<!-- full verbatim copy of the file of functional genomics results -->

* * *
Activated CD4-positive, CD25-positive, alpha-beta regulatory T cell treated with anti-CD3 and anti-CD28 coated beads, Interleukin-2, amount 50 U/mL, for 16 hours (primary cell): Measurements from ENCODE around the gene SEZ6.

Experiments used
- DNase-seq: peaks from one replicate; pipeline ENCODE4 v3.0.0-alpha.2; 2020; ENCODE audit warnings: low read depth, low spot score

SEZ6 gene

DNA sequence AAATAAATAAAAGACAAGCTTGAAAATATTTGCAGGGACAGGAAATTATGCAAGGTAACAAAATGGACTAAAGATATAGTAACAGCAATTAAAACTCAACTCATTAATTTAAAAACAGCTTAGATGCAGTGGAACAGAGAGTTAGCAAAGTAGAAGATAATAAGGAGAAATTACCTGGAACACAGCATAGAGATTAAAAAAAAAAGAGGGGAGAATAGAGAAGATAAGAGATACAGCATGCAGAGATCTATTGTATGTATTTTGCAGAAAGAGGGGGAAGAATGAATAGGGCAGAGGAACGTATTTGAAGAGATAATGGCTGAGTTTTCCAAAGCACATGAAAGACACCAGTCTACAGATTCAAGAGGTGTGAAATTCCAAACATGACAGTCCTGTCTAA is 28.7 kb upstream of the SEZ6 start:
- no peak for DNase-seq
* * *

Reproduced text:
Activated CD4-positive, CD25-positive, alpha-beta regulatory T cell treated with anti-CD3 and anti-CD28 coated beads, Interleukin-2, amount 50 U/mL, for 16 hours (primary cell): Measurements from ENCODE around the gene SEZ6.

Experiments used
- DNase-seq: peaks from one replicate; pipeline ENCODE4 v3.0.0-alpha.2; 2020; ENCODE audit warnings: low read depth, low spot score

SEZ6 gene

DNA sequence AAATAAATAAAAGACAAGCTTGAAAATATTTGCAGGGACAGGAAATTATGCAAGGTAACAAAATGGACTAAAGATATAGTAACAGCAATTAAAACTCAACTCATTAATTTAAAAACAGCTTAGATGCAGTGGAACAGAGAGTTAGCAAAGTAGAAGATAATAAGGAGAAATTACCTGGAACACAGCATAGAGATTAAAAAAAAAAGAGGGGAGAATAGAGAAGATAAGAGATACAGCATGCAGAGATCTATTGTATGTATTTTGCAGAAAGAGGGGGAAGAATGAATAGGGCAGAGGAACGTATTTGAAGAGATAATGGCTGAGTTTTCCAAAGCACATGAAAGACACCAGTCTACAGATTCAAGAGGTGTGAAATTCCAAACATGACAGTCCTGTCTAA is 28.7 kb upstream of the SEZ6 start:
- no peak for DNase-seq